The smells of California are the reasons why home feel like home. The scent of driving past my favorite fast foods and the smell of my grandma’s garden in the backyard are what I remember when I try to describe Anaheim.
Accra has a series of scents that remind me I’m away from my sunshine state.
When we drive through the many streets here in Ghana, the winds will sometimes pick up some very interesting flavors along its path. The streets have open sewage systems called “guttas.” It’s pretty much a gutter without the consideration that you could fall into it. These open water routes vary in width up to a foot and go as deep as 1 ½ to 2 feet. During heavy rainstorms, these guttas can overflow and overwhelm the roads, causing hazards for drivers and homes nearby. The smell issue comes from stagnant water. During drier days here, the guttas will develop pools of water that become breeding grounds for parasites as well as mosquitoes.
Our home here in Accra is just about 15-20 minutes away from the University of Ghana campus. It is a large two-story house with an exuberant amount of space; more than enough room for 15 adults.
In front of our gated home is a moat. I call it a moat because very much like in the medieval times, a castle of sorts would surround its borders with a river of water consisting of contaminants to vicious creatures, all of which would keep intruders fearful of crossing. In a similar sense, the moat around our home is a quaint reminder of the poor sewage system, as well as the foul things that lay beneath the murky waters.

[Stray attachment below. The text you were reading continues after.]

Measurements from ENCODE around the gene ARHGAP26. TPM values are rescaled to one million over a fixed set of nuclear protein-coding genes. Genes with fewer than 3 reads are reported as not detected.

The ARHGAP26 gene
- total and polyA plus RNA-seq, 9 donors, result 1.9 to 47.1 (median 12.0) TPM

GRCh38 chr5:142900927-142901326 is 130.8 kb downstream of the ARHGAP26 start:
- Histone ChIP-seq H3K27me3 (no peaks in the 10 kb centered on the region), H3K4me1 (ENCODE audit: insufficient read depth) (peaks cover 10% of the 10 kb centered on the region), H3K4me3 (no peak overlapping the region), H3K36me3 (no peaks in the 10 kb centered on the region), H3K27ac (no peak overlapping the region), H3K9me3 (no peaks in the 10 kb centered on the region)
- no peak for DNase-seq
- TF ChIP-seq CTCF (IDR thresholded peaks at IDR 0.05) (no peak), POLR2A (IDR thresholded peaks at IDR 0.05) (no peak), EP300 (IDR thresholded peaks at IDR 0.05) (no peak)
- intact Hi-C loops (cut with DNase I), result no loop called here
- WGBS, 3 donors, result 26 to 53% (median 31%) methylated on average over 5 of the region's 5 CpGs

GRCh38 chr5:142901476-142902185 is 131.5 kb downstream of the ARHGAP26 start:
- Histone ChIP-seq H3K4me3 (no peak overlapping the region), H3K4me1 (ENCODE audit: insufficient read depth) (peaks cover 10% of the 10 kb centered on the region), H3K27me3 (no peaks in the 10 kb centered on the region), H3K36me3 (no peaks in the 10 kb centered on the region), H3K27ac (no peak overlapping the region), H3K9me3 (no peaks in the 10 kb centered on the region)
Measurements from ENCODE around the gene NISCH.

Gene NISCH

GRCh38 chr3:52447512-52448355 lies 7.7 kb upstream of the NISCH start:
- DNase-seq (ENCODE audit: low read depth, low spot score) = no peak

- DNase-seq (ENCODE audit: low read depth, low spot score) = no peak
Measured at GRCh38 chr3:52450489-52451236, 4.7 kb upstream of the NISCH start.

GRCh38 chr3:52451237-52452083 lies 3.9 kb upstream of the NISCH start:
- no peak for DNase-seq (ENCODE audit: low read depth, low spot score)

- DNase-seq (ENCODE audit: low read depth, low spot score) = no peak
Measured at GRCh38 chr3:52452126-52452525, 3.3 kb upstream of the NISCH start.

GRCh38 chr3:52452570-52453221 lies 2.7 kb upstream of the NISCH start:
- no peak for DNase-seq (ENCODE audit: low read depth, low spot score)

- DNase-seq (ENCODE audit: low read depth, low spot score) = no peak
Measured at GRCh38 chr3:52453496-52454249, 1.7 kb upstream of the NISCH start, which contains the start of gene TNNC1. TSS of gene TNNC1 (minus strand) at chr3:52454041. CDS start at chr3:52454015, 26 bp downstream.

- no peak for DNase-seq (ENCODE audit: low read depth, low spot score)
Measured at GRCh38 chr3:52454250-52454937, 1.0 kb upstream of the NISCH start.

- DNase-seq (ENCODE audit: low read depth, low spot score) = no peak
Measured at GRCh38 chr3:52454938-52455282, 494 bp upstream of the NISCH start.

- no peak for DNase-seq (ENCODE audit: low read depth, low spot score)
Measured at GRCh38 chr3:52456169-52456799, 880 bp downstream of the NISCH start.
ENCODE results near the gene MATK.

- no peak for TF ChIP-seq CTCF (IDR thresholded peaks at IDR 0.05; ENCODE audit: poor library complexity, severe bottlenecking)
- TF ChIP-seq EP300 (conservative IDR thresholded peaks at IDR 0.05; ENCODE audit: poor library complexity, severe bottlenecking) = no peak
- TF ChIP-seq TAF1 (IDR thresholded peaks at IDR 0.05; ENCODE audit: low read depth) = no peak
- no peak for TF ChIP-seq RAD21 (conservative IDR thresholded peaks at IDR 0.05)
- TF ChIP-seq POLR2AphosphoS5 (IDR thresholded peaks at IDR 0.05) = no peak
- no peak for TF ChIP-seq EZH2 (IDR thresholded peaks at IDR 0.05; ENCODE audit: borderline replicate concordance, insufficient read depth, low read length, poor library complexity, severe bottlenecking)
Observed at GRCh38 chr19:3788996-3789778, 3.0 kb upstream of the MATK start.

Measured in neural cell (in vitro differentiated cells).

During the warmest days here, the cool breeze arriving from the open windows are the source to remaining cool. My favorite spot to sit is at the table across from the open windows. It’s a blessing and a curse. You’ll receive a gust of pleasant, cool, and refreshing air — followed by a penetrating scent of sewage. It is a scent unlike any other. I believe it is a smell that hits the tongue before it reaches the nose.
We were driving home from one of our weekend trips to the Kumasi region and many of us were tired so we tried our best to sleep. I recall sitting a row in front of the last seats in the rear. Our windows were wide open and we passed by what I can explain as a scent that could wake the dead. We had several students sitting in the last row and all of sudden a roaring laughter emerged. Apparently one of the girls was sleeping near the open window (a deep sleeper by the way) and woke up with a look of “What the hell was that??” The scent was so potent that she had risen from her deep sleep. It was a scent that brought her back to life.
I love Ghana. I’ve seen and especially smelled interesting things over the last few weeks being here. The scents here are special and I mean that in the most cliché way possible. Like a bookmark for a memory, a smell can take you back to a moment in your life. Whenever I smell pine needles, I think of Christmases back home and being with my family. I think the smell of plantains cooking on an open grill or grilled chicken coming from the street vendors will bring me back here to Ghana more than the scents of the guttas. I’ve had a wonderful and life changing experience here and I think I’ll find a way to be reminded of that through those scents.